The world of fashion constantly witnesses something new from time to time. A new term has been coined in the history of fashion, and from the looks of it, it is here to stay! The term is Muslim fashion. Islamic revivalist movement insisted its men and women to dress modestly and religiously. But during the 1980s and 1990s, as the movement started getting heterogeneous, the covered styles of dressing began to transform into more fashionable styles. This led to the coinage of a new term Islamic or Muslim fashion in the global fashion industry. Turkey was one of the first to enter this market. During the 1990s, fashion shows displaying this trend started getting popular all over the world (instead of being limited to a few Asian countries), and today this concept is acknowledged all over the world.
It is a fusion of faith and fashion. Today, one can find designer Burqas (fully covered clothes with only a mesh screen before the eyes as opening), Hijabs (a scarf that leaves the face uncovered), and Niqabs (face veils that leave a slight opening near the eyes), and fashionable clothes for Muslim men like designer Pathanis (a knee length top with loose bottom wear), Bisht (Arabic cloak), and Kufis (rounded cap) in the market. They not only comply with the rules of Islamic dressing, but also provide a style statement to the wearer. These fashionable outfits are especially in demand amongst the Muslims residing in western countries, who also want to look trendy along with religious. These outfits are available in various designs and colors, and made of exotic material to add to the charm of the wearer.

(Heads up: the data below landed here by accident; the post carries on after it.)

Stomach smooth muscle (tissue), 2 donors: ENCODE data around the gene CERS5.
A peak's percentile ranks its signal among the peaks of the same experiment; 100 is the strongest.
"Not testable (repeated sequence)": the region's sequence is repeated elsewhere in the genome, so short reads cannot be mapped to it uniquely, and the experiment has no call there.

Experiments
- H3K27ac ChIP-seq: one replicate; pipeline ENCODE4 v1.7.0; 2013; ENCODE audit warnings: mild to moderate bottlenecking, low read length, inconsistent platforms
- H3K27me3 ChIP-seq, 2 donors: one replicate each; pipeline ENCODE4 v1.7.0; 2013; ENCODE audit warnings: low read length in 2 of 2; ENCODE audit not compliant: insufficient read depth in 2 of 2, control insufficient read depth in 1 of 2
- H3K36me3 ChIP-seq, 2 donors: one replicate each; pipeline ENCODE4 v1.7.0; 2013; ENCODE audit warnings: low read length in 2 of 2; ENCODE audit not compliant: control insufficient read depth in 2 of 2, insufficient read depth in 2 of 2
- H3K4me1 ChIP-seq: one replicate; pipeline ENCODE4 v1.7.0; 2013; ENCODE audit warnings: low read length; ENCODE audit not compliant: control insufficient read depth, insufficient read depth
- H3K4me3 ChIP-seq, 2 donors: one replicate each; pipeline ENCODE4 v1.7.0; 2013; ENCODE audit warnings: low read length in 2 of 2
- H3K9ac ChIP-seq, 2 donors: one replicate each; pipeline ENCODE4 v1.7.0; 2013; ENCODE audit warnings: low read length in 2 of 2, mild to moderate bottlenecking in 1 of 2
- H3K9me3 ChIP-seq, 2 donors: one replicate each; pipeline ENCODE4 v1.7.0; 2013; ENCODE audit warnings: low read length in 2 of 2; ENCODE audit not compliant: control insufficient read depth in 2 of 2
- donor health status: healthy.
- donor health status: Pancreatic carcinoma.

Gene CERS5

Muslim women can be seen in traditional wears like Burqas, Paranjas, Chadors, and Abayas. All of these clothing varieties are just slightly different to each other. They are loose fitted clothes that cover their entire body. Those out of these, that do not cover the head, require a veil or Niqaab to be worn in addition. Indonesian and Pakistani women are normally seen in Tudongs and Dupattas respectively. Tudongs are fully covered clothes that leave the face open. They are a formal wear for women in Indonesia. Pakistani women wear long scarves called dupattas (without any color restrictions) along with Salwar Kameez. The most popular of all Muslim men's clothing is the Thawb a long robe that is up to the ankle-length, worn in Iraq and the Gulf countries. Men in Arab countries can also be seen wearing a Bisht on top of the Thawb. It is accompanied by a headwear called Igal.
There is a special attachment in the mind of the wearer with regards to these outfits. Though they have invoked controversies in other parts of the world, but their demand has not reduced in the world market. In fact, Muslim men and women now have various choices available with them. Recent surveys indicate that the demand for Islamic clothes keeps rising by 20 percent every year on an average. The market for Islamic clothing is huge in Asia, i.e. around $58 billion. Indonesia, followed by Malaysia, exports the most number of Muslim clothes in the world. Other textile giants are also looking forward to make their mark in the Islamic clothing exports industry owing to its increasing demand in the world market.